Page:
Saudi authorities pledged to curb wages and push ahead with investments next year as the world’s largest oil exporter seeks to counter the effect of tumbling crude prices on the economy.
The government said it expects the budget deficit in 2015 to widen to 145 billion riyals ($39 billion), from 54 billion riyals this year, the Finance Ministry said today. That amounts to about 5 percent of gross domestic product, according to Arqaam Capital, a Dubai-based investment bank.
The Finance Ministry said the government will continue to invest in areas such as education and health care, while exerting “more efforts” to curb spending on wages and allowances, which make up about 50 percent of spending. The kingdom will resort to borrowing and use of reserves to plug the budget deficit, the state-run Saudi Press Agency said, citing Economy Minister Mohammad Al-Jasser.
Projected revenue will drop more than 30 percent next year to 715 billion riyals, while expenditure was set at 860 billion riyals, budget data show. Spending in 2014 is estimated to have been 1.1 trillion riyals, 29 percent higher than target.
During his nine-year reign, King Abdullah, 90, has allocated a record amount of money to raise wages, build roads, industrial centers and airports as he sought to bolster growth and keep political unrest at bay. Government spending has been driven by crude prices averaging above $107 a barrel since the end of 2011. Oil is now trading at nearly half that level, having slumped to its lowest since 2009.
The spending spree hasn’t resolved problems such as high youth unemployment, especially in Saudi Arabia, where the rate was almost 30 percent in 2012, according to the International Monetary Fund. Despite total employment growth averaging near 8.5 percent, employment growth for Saudis was 4.6 percent in the years between 2010 and 2012, the IMF said in July last year.
Brent crude slipped 2.4 percent yesterday to $60.24 a barrel, bringing its drop in the past six months to 47 percent.
“The budget will continue to focus on priority investment programs that enhance sustainable and strong economic development and employment opportunities for Saudis,” the Finance Ministry said.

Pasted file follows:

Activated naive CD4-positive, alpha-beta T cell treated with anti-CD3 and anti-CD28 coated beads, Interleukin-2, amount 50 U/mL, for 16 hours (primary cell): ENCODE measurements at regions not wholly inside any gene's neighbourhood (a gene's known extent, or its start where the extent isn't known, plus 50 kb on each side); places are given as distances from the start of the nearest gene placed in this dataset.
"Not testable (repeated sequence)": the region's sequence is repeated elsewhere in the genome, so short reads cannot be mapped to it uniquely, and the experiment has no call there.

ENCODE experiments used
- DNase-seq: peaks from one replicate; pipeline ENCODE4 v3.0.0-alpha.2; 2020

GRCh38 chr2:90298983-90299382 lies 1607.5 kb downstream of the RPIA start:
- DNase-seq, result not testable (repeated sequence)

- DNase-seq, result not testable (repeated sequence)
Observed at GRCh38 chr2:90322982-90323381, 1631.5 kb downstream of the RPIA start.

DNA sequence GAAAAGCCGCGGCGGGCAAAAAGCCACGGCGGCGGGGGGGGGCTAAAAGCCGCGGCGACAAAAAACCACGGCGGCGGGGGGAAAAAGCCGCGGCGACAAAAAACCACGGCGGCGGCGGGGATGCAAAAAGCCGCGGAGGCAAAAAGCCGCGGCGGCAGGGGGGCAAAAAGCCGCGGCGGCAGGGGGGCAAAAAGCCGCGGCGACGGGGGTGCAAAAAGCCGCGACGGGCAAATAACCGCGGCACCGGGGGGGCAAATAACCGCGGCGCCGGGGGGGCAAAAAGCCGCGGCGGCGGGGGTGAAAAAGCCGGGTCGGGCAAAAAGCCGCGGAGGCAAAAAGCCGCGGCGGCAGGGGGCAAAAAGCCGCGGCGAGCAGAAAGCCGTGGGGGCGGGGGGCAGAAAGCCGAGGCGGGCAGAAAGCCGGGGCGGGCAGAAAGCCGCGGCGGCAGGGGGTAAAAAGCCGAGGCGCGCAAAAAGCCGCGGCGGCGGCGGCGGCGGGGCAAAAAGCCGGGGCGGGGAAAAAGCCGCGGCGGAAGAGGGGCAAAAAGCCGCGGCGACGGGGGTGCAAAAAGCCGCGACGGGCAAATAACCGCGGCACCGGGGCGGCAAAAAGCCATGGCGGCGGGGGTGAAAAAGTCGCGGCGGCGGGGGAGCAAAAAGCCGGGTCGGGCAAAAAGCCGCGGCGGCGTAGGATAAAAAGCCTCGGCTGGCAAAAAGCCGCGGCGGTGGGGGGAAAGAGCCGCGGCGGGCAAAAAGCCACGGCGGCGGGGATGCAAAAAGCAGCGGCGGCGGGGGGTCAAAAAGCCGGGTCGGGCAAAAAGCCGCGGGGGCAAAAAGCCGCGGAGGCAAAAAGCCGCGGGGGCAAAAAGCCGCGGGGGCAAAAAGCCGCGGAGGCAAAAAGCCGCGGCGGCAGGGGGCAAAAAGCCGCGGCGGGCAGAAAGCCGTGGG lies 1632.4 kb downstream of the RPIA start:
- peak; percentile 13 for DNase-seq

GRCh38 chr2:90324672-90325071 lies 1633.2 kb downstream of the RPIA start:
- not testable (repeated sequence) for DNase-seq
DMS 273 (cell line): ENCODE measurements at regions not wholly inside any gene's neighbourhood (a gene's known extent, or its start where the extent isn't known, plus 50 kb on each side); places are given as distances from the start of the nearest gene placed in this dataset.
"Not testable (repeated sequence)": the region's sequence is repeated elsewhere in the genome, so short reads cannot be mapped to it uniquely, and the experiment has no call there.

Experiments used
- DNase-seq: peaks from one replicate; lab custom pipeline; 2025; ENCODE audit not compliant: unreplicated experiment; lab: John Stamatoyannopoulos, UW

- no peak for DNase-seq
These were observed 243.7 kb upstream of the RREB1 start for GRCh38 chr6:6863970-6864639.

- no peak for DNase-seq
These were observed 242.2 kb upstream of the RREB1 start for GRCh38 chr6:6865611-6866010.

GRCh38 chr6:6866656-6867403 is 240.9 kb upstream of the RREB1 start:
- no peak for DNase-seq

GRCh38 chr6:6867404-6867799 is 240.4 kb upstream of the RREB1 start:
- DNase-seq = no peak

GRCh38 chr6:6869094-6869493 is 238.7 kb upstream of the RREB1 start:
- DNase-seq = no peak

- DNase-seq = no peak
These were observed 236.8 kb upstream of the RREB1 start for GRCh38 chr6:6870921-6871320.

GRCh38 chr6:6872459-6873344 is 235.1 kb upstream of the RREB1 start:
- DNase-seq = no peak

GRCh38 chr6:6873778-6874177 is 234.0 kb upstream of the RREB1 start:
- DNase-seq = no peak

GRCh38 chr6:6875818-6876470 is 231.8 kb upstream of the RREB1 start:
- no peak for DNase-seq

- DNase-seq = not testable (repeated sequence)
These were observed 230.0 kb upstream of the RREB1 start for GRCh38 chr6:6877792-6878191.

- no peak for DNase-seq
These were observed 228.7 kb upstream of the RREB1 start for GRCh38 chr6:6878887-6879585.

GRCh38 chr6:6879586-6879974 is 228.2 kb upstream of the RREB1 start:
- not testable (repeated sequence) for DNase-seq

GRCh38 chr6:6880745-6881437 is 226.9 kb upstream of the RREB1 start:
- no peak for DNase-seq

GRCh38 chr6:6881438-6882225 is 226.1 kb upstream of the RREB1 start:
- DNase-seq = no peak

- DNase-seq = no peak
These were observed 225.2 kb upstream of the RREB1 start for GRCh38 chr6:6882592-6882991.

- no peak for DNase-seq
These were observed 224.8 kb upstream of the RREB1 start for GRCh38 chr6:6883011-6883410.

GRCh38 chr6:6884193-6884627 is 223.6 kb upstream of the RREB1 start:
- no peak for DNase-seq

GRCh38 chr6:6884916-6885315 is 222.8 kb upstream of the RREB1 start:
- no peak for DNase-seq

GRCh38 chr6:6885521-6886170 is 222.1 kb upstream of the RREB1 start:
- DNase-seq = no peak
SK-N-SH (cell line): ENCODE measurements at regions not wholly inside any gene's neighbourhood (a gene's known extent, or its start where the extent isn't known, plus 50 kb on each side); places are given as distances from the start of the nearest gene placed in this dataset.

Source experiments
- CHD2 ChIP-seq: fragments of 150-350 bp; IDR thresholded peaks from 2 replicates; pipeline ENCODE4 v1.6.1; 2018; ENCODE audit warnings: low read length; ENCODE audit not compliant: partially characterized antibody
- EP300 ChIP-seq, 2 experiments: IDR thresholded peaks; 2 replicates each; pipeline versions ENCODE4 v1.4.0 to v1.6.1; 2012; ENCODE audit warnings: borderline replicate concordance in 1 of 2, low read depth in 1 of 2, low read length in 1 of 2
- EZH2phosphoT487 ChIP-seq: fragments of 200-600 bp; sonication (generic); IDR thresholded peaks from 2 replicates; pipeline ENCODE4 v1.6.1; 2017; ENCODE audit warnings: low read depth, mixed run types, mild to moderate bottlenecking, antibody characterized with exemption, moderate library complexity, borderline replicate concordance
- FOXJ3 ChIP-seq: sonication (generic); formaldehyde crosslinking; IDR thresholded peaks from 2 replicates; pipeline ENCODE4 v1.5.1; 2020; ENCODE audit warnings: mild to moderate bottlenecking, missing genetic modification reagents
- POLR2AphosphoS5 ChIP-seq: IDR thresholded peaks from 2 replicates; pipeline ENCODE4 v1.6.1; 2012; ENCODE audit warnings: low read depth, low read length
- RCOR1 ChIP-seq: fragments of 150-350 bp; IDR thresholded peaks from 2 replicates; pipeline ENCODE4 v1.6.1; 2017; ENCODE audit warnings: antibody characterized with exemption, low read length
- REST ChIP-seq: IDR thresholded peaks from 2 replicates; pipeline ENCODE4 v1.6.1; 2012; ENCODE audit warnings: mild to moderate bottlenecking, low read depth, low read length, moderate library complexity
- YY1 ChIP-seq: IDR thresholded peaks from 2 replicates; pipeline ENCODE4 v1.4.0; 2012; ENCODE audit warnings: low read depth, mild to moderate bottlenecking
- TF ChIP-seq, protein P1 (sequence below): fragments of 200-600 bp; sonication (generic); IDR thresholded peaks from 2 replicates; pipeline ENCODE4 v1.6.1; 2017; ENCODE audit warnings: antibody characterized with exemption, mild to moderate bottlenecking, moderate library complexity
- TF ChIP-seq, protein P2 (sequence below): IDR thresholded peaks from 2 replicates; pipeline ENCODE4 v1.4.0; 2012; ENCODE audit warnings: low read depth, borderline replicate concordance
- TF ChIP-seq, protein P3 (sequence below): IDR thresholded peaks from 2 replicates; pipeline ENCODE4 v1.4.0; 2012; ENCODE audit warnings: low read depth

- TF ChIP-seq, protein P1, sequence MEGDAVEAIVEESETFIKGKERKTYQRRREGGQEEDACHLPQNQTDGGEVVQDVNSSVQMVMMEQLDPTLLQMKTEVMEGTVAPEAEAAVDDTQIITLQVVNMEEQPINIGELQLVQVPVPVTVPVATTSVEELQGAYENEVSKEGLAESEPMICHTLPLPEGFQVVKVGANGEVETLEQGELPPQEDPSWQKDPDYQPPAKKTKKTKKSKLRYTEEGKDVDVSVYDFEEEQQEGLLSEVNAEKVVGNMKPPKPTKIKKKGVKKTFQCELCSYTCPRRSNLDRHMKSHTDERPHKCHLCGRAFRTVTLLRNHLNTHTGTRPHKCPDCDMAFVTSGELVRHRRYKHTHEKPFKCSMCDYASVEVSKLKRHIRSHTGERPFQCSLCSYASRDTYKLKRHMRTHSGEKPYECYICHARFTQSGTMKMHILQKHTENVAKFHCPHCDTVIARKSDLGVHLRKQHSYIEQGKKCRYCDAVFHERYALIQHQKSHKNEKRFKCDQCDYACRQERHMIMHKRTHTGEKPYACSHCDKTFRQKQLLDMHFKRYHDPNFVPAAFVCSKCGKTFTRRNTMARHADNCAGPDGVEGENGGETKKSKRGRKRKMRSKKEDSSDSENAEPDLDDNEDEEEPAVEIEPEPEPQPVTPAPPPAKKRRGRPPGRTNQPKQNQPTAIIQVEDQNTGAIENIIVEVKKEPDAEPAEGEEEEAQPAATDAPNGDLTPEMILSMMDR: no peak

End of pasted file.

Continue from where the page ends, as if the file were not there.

The kingdom’s benchmark Tadawul All Share Index of stocks rose 0.6 percent at the close in Riyadh, trimming its decline over the last six months to about 8 percent.
“We see the aim of the budget to progress with key strategic projects, whilst reining in excessive government spending,” Monica Malik, chief economist of Abu Dhabi Commercial Bank PJSC, said today. “We did not expect to see a sharp retrenchment in government spending.”
Although Saudi Arabia and other Gulf oil producers “are robust and have significant buffers to survive price differences, they could also face difficulties,” Lucio Vinhas de Souza, the New York-based managing director and sovereign chief economist at Moody’s Investors Service, said in a phone interview before the release.
“They’re going to have a reduction of their fiscal revenue, which is significantly dependent on the energy sector, and they’re going to be affected via export revenues,” he said.
The economy is estimated to have grown 3.6 percent in 2014, missing the 4.3 percent median estimate of 13 economists surveyed by Bloomberg. Gross domestic product expanded 2.7 percent in 2013, the Finance Ministry said.
The surge in oil prices over the past decade helped Saudi Arabia boost its net foreign assets to a record 2.9 trillion riyals in October, according to central bank data.-Bloomberg